Lee Lawrence recounts the details of the night of his mother’s shooting 29 years ago like it was yesterday. He was half-asleep when he heard the report of the gun. When he opened his eyes he saw his mother on the floor and a police officer pointing a gun towards her neck.
“I heard her say that she couldn’t feel her legs. I heard her say she couldn’t breathe and that she thought she was going to die,” says Mr Lawrence.
He was aged 11 when officers from the Metropolitan police launched the bungled raid in the search for his brother, but left his mother Cherry paralysed from the waist down.
“I was shouting at these police officers,” he recalls. “‘What have you done to my mum?’ I just wanted to jump on them, to be honest.
“At that point Lovelock turned the gun towards me and said, ‘Shut up’, as if I was annoying him. It was at that moment that I just felt that there was no compassion.”
Mr Lawrence, 39, can remember his mother waving to them as she was taken into the ambulance. “That showed the character of my mum, in one of the most life-threatening moments, she was still concerned about her children.”
The inquest verdict meant everything to the family after living “for the last 29 years without a voice” over what had happened.
The shooting changed their lives, forcing them to act as carers for their mother. Mrs Groce was an inspiration figure for the family who confronted her problems with dignity, says her son. During the 1980s, less attention was often paid to the needs of the disabled.
He has set up a transport business for the elderly and disabled based on his experiences. When she died in 2011, Mr Lawrence made a vow to seek justice in her name.
During the course of his campaign, they won a high-profile campaign for legal aid – previously denied for the inquest – which helped to secure the confidential police document into what had happened. It revealed a series of police failures that meant the decision to continue with the operation was “not reasonable” and that “grave risks were created both for police and public which should have been avoided”.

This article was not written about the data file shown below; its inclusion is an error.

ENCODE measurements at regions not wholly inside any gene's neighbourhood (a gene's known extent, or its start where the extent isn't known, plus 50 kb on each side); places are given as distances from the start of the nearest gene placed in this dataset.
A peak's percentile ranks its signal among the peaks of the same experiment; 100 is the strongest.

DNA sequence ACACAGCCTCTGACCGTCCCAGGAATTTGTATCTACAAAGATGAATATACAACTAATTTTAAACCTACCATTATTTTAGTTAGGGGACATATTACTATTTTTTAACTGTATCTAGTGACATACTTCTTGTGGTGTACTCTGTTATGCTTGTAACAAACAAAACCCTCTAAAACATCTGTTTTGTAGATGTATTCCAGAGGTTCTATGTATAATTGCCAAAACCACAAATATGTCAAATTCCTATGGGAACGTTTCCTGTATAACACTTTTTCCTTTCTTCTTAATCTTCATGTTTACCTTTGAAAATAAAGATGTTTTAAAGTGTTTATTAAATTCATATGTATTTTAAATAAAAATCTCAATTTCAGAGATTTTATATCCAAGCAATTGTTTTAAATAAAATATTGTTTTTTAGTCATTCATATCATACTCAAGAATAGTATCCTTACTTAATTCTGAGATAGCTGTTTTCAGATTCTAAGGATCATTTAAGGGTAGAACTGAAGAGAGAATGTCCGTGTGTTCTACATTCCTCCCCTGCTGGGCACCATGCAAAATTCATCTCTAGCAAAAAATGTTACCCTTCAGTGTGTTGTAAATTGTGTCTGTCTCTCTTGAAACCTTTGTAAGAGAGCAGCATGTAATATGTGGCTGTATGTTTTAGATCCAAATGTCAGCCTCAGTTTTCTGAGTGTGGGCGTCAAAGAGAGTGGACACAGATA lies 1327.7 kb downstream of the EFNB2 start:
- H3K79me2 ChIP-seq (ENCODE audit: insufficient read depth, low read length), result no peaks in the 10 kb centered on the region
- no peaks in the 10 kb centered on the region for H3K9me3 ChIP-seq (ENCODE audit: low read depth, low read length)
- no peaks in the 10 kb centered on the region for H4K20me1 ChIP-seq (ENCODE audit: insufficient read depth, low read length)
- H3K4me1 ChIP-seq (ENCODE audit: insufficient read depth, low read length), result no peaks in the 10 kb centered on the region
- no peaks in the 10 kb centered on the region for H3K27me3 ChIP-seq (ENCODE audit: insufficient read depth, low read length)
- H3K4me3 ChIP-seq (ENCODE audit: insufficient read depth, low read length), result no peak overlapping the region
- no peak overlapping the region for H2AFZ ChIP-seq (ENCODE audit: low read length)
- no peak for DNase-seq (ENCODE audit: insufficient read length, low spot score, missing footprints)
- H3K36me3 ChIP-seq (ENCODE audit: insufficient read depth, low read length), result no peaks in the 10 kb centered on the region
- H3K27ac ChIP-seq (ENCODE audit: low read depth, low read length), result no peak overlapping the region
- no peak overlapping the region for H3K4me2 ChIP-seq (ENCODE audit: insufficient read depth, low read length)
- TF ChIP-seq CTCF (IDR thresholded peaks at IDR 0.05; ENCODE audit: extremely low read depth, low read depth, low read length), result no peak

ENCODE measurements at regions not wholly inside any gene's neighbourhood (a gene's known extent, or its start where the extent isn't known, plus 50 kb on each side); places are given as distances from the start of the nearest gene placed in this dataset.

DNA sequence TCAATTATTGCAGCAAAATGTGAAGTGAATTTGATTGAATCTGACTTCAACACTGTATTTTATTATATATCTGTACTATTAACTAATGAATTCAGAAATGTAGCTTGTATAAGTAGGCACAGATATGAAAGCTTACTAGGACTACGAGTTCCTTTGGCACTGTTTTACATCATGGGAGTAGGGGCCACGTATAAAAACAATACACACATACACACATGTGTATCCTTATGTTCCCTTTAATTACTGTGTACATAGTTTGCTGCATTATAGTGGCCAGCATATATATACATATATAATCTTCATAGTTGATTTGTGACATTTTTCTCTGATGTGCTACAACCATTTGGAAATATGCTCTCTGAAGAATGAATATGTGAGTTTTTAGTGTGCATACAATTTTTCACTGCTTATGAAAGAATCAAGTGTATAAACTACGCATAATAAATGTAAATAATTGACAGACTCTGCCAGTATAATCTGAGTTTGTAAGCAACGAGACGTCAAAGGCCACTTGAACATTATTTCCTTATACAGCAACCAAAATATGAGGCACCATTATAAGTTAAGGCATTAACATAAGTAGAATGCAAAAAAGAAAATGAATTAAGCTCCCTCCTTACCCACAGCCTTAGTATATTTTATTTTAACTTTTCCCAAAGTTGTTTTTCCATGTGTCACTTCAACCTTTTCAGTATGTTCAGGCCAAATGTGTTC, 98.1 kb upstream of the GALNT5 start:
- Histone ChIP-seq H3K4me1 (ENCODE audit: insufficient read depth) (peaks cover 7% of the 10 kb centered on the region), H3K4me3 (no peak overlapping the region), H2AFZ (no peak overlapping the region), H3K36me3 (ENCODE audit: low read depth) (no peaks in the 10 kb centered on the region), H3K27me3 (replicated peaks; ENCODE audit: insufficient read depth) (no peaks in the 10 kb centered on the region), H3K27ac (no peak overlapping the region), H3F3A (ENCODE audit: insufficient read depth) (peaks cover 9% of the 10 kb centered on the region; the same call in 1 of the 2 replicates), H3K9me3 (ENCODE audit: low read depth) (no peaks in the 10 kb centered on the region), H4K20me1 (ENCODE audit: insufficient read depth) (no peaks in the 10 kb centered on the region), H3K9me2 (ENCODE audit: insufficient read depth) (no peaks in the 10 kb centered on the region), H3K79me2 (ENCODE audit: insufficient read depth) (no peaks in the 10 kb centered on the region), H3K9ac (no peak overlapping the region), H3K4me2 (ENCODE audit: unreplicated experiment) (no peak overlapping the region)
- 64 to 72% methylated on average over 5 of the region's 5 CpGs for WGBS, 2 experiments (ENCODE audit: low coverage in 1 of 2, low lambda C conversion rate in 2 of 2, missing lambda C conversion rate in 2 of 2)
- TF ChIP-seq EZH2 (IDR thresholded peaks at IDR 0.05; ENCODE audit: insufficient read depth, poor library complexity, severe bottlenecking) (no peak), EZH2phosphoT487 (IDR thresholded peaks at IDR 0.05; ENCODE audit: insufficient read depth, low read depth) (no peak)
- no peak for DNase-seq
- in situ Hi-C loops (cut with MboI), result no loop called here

“We have always known this wasn’t just an accident and we picked that up from the attitude with which they conducted themselves,” says Mr Lawrence.
“Our lives were ruined from that day onwards and have always felt a sense of injustice. There was never any accountability for what happened. We just had to suppress those feelings and get on with it.
“It was only with my mother’s passing that I made a vow that her death would not be in vain. I was prepared to do whatever it took to seek some sort of justice.”
Relations with his brother Michael – who was wanted by police when his mother was shot – were distant before the shooting and remained so afterwards during the family’s campaign.
Michael Groce supported their goals, but was not present at the inquest.
It was a battle that those present in the house at the time had to fight for themselves, says Mr Lawrence.
He cites the difficulty in getting the internal police document as a reason why he was yet to feel confident that the police had learned lessons of transparency and accountability. And he admits he could not forgive the man who shot his mother. “I cannot forgive him for what he did on the night my mum got shot. I have always wanted him to be sorry for what he did,” says Mr Lawrence. “But when I listened to him, I didn’t think much had changed in terms of his attitude.”